•  The Ray Hanania Show is broadcast in Detroit on WNZK AM 690 Radio and in Washington DC on WDMV AM 700 radio at 8 a.m. on Wednesday mornings. Hosted by the US Arab Radio Network and sponsored by Arab News, the leading English-language newspaper in the Middle East, the show is also streamed live at Facebook.com/ArabNews. The radio podcast is available at ArabNews.com/RayRadioShow.


Duterte calls on officials to help stop violence in Maguindanao

Duterte calls on officials to help stop violence in Maguindanao
Updated 13 May 2021

Duterte calls on officials to help stop violence in Maguindanao

Duterte calls on officials to help stop violence in Maguindanao
  • Filipino president warns of ‘an all-out offensive’ if situation does not improve

MANILA: Philippines President Rodrigo Duterte on Tuesday called on local leaders in the Bangsamoro Autonomous Region in Muslim Mindanao (BARMM) to help the national government bring peace to the center of the region. 

During a visit to the 6th Infantry Division’s headquarters in Maguindanao, Duterte urged the officials to do more to prevent atrocities committed by the Bangsamoro Islamic Freedom Fighters (BIFF) and other militant groups in their area. 

The president’s message follows a recent attack by BIFF — a breakaway group of the Moro Islamic Liberation Front (MILF) — in the Datu Paglas town of Maguindanao. 

Senior leaders of the MILF now head the Bangsamoro Transition Authority, which is the interim regional government of the BARMM. 

“The violence is very much present,” Duterte said, adding: “I am begging you to help me because otherwise, if I give the order for an all-out offensive, it will be bloody, and it will be sad. I do not want that.”

He added that militant groups should not continue to commit atrocities because if he orders the military to strike back, he will “not withdraw it, and this could mean loss of more lives.”

The president said: “Please do not give them the sanctuary ... Do not wait for me to call you to Malacañang if there are intelligence reports,” adding that he had done “everything to ensure the creation of the BARMM” and was willing to expand “what is necessary for an effective governance of the region.”

He said: “But the monkey wrench of the whole situation now is the BIFF, and they continue to inflict not only small harm. They continue to burn, ambush, detonate bombs. It’s really full-blown terrorism.”

He also asked that anyone who could approach and engage with the BIFF to do so. 

“If there is still a chance for you to cross the line and talk to them ... do not commit atrocities that could no longer be stomached by the government.”

Duterte’s visit to Maguindanao comes three days after BIFF members led by Ustadz Sulaiman Tundo attacked Datu Paglas and briefly occupied the town’s public market on Saturday.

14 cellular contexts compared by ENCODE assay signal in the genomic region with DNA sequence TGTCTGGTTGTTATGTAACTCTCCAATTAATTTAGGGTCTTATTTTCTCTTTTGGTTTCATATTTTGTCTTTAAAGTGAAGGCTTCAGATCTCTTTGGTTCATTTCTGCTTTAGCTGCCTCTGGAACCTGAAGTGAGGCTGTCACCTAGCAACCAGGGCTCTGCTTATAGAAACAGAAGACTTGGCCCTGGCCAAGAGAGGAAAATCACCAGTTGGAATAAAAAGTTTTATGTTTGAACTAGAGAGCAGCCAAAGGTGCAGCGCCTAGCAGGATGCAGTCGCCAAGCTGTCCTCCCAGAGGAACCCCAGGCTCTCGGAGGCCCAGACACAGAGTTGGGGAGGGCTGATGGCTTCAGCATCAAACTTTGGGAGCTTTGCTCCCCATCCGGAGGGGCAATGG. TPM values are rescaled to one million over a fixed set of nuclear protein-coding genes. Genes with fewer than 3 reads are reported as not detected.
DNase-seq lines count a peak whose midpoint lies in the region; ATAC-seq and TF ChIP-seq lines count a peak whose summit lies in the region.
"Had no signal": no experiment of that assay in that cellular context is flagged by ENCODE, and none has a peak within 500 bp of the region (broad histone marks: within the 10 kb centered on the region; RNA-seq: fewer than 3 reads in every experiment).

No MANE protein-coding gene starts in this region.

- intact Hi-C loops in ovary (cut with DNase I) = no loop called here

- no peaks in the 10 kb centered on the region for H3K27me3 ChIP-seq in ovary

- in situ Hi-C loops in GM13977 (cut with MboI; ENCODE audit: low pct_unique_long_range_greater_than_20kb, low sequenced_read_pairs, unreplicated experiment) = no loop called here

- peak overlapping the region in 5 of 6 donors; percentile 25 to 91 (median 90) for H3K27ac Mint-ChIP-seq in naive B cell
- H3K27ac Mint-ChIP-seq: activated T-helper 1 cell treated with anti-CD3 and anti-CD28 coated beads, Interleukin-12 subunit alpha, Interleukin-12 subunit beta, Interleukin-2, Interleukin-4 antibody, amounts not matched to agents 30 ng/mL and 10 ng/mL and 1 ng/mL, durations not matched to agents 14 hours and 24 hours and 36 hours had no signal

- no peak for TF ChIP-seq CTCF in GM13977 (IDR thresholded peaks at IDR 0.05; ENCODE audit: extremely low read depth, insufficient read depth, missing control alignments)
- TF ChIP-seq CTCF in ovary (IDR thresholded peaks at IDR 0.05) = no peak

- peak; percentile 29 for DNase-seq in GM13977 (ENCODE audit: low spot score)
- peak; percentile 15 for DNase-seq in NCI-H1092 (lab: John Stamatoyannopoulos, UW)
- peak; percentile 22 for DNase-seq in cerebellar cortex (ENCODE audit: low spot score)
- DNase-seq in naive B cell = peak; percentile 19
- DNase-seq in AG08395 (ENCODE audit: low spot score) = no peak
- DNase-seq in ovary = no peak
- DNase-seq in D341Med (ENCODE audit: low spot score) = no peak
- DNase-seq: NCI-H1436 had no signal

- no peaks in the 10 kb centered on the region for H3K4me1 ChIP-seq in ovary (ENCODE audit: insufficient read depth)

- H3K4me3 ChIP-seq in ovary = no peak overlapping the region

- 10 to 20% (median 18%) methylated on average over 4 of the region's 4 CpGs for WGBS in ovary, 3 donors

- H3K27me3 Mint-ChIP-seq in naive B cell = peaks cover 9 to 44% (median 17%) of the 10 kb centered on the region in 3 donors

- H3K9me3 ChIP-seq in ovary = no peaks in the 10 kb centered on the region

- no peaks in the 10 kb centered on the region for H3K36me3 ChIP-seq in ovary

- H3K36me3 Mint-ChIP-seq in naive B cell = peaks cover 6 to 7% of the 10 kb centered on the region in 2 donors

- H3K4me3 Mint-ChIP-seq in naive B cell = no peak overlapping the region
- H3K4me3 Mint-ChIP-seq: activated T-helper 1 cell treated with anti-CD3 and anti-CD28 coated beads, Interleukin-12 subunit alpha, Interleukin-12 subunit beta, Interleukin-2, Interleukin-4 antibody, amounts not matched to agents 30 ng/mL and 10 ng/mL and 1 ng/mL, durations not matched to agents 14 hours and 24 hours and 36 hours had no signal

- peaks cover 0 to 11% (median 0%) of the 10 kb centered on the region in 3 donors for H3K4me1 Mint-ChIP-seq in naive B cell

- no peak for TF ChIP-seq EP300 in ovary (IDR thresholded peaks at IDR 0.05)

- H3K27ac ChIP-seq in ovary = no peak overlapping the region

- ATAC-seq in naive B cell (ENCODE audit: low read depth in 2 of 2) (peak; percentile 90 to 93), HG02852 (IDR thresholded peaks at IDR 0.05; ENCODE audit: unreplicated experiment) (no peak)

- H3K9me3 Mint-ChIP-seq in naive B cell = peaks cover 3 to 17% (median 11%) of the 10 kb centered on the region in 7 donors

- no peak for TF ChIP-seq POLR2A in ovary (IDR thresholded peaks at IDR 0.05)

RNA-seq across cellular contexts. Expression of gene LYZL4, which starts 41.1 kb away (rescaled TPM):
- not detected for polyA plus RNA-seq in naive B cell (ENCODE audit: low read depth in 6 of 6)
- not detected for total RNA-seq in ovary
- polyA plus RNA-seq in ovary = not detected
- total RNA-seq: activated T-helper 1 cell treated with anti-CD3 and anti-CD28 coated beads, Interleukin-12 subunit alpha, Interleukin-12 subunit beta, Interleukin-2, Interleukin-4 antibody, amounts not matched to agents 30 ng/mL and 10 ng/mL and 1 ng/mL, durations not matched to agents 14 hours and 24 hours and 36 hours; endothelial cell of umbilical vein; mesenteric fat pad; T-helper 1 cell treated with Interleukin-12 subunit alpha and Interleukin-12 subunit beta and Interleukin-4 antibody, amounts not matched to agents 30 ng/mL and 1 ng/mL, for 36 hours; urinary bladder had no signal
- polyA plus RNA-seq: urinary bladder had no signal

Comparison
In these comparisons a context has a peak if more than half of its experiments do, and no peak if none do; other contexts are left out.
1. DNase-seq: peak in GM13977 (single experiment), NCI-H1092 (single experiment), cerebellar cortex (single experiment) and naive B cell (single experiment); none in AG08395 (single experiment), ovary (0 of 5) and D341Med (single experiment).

The group, which belonged to the BIFF faction under Mohiden Animbang (also known as Commander Kagi Karialan), was eventually repelled by government forces. 

Karialan’s group has been the target of a military crackdown after receiving reports of the group planning to conduct attacks in nearby towns in Maguindanao. 

Following Saturday’s strike, BARMM Chief Minister Murad Ebrahim issued a statement condemning the group’s atrocities. 

“We will not tolerate any act that threatens peace and order,” he said. 

“As a region that is just beginning a chapter of healing and justice, attacks like the one today are nothing but a mere attempt to distract everyone from the gains of the peace process. We will not let violence prevail and make sure that we protect our people who have gone through so much over the past decades,” he added. 

Drawing attention to the holy month of Ramadan, Ebrahim said: “We must be reminded of its teachings that form part of who we are as Muslims and as Bangsamoro.”

He added: “The Bangsamoro government will closely monitor the situation. The MILF forces on the ground are directed to uphold the primacy of the peace process and work closely with their counterparts from the military and the police to protect the gains of the peace process.”

In January, Ebrahim told Arab News that hundreds of local militants from Daesh-inspired groups in the southern Philippines were considering giving up their weapons and returning to normal lives, as the government’s anti-terror programs in BARMM continue to thrive.

Since its inception two years ago, the BARMM government has overseen the decommissioning of thousands of fighters from the Bangsamoro Islamic Armed Forces (BIAF). 

The BIAF is the military wing of the MILF, once the largest Muslim insurgent group in the Philippines. 

On Wednesday, the Western Mindanao Command said sustained military operations had resulted in the killing of four BIFF gunmen under the Karialan faction during an early morning clash in the outskirts of Datu Paglas.

Brig. Gen. Roy Galido, commander of the 601st Infantry Brigade, said troops had recovered the bodies of the slain militants.